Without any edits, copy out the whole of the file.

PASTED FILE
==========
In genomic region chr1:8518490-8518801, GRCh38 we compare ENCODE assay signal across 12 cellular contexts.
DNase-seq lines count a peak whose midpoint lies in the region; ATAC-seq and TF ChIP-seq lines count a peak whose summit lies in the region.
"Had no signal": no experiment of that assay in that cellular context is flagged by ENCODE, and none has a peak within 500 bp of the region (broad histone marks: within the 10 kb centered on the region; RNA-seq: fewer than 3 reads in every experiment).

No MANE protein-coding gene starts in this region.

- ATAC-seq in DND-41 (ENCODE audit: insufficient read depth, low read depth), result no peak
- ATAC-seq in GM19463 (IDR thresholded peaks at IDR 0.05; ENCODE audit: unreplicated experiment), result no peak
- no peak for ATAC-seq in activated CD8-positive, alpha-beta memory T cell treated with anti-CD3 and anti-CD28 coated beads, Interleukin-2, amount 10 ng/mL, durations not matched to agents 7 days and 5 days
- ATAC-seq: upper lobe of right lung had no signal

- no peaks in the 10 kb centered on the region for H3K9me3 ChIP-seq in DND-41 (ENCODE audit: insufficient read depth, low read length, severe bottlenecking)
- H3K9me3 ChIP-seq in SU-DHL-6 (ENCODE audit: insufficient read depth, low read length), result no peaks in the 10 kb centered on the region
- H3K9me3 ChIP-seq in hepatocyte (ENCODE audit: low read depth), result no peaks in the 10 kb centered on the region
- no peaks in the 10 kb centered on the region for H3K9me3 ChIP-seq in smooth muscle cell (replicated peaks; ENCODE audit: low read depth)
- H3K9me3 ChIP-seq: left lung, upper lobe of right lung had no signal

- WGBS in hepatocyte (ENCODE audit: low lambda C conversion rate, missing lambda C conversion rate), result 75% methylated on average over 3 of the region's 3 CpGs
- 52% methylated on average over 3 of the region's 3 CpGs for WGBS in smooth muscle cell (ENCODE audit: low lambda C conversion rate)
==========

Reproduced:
In genomic region chr1:8518490-8518801, GRCh38 we compare ENCODE assay signal across 12 cellular contexts.
DNase-seq lines count a peak whose midpoint lies in the region; ATAC-seq and TF ChIP-seq lines count a peak whose summit lies in the region.
"Had no signal": no experiment of that assay in that cellular context is flagged by ENCODE, and none has a peak within 500 bp of the region (broad histone marks: within the 10 kb centered on the region; RNA-seq: fewer than 3 reads in every experiment).

No MANE protein-coding gene starts in this region.

- ATAC-seq in DND-41 (ENCODE audit: insufficient read depth, low read depth), result no peak
- ATAC-seq in GM19463 (IDR thresholded peaks at IDR 0.05; ENCODE audit: unreplicated experiment), result no peak
- no peak for ATAC-seq in activated CD8-positive, alpha-beta memory T cell treated with anti-CD3 and anti-CD28 coated beads, Interleukin-2, amount 10 ng/mL, durations not matched to agents 7 days and 5 days
- ATAC-seq: upper lobe of right lung had no signal

- no peaks in the 10 kb centered on the region for H3K9me3 ChIP-seq in DND-41 (ENCODE audit: insufficient read depth, low read length, severe bottlenecking)
- H3K9me3 ChIP-seq in SU-DHL-6 (ENCODE audit: insufficient read depth, low read length), result no peaks in the 10 kb centered on the region
- H3K9me3 ChIP-seq in hepatocyte (ENCODE audit: low read depth), result no peaks in the 10 kb centered on the region
- no peaks in the 10 kb centered on the region for H3K9me3 ChIP-seq in smooth muscle cell (replicated peaks; ENCODE audit: low read depth)
- H3K9me3 ChIP-seq: left lung, upper lobe of right lung had no signal

- WGBS in hepatocyte (ENCODE audit: low lambda C conversion rate, missing lambda C conversion rate), result 75% methylated on average over 3 of the region's 3 CpGs
- 52% methylated on average over 3 of the region's 3 CpGs for WGBS in smooth muscle cell (ENCODE audit: low lambda C conversion rate)